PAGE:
It's not quite a bailout, but The City is doing what it can to give the federally funded Housing Authority financial relief.
Bills totaling $3.8 million sent to the public housing provider from the Police Department, Public Works Department and San Francisco Public Utilities Commission for extra officers and trash collection — and the electricity that keeps the lights on for more than 6,000 units of public housing — will not be paid this year in an effort to stave off bankruptcy.
The Housing Authority, which has a $210 million budget primarily funded by the U.S. Department of Housing and Urban Development, faced a $6.9 million deficit earlier this year, interim Executive Director Barbara Smith said last week. The agency was scheduled to run out of money in May but now has enough cash to continue operating until August, Smith said.
The perennially underfunded Housing Authority lost money due to the federal sequester earlier this year, but a history of financial mismanagement by the citizen commission "exacerbated" the situation, according to a recent audit.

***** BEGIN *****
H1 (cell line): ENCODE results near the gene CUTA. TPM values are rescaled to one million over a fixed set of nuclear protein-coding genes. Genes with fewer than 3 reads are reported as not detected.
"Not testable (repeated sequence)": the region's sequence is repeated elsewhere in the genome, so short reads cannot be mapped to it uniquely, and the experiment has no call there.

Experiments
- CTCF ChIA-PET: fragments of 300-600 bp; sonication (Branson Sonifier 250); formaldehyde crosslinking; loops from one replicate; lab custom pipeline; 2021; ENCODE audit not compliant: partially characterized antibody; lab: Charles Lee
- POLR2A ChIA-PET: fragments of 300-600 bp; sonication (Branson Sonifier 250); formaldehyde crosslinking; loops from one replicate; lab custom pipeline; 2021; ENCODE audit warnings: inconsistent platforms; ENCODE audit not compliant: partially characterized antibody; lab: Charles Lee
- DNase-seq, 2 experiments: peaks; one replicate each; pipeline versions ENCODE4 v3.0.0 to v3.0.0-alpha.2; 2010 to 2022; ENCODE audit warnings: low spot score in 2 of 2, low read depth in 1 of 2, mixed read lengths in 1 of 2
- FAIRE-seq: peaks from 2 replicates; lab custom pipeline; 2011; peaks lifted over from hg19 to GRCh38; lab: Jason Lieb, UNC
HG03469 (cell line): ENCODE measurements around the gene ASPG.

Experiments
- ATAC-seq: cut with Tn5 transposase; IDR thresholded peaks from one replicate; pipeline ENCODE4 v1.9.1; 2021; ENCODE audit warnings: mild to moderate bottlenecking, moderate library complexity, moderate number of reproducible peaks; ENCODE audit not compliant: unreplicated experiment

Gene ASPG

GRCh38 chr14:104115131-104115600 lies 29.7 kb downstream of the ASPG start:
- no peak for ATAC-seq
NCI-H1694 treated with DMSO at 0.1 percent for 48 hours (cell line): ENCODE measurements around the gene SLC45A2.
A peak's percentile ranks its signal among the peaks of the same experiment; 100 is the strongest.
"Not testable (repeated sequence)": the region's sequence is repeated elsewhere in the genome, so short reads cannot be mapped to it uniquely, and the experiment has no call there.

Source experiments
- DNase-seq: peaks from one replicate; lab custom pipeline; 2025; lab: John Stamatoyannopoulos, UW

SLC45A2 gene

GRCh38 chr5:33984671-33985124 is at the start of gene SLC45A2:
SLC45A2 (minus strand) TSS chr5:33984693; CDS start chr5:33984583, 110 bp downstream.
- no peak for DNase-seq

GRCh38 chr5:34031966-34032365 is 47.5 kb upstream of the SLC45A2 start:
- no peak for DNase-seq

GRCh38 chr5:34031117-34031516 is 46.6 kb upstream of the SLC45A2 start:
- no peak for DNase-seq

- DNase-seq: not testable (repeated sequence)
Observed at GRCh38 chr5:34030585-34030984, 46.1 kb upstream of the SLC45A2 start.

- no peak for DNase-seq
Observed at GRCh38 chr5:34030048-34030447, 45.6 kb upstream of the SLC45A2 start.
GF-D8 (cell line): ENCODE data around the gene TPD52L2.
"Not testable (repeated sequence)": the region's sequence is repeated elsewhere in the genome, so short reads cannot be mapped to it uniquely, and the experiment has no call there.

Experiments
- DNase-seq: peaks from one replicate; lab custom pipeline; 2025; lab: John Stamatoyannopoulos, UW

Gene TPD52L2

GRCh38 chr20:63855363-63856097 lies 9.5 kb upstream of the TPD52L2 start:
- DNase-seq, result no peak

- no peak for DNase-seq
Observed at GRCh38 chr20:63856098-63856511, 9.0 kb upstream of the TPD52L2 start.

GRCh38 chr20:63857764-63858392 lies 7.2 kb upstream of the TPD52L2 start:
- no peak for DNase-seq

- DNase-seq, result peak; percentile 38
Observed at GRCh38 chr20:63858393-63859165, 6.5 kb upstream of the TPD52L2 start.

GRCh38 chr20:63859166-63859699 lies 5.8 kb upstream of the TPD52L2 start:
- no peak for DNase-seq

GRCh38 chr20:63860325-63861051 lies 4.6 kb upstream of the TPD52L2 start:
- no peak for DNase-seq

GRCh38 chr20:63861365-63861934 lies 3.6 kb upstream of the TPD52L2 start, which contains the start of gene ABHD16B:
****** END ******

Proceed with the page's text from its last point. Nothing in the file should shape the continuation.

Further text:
The agency has not had a chief financial officer since 2009 and has had a history of overpaying for services due to poor review of contracts, the audit found. It pays about $490.10 to the Police Department per housing unit for security services; the national average is about $210, Smith said.
In addition to not paying bills to those city departments, the Housing Authority has laid off about 40 workers, cut back on private security services and trimmed its bills to trash collector Recology.
It's unclear if the bills to police, Public Works and the SFPUC will be entirely forgiven or if the Housing Authority will go on a payment plan.
The authority also is seeking to sell a building at 440 Turk St. in an effort to generate revenue.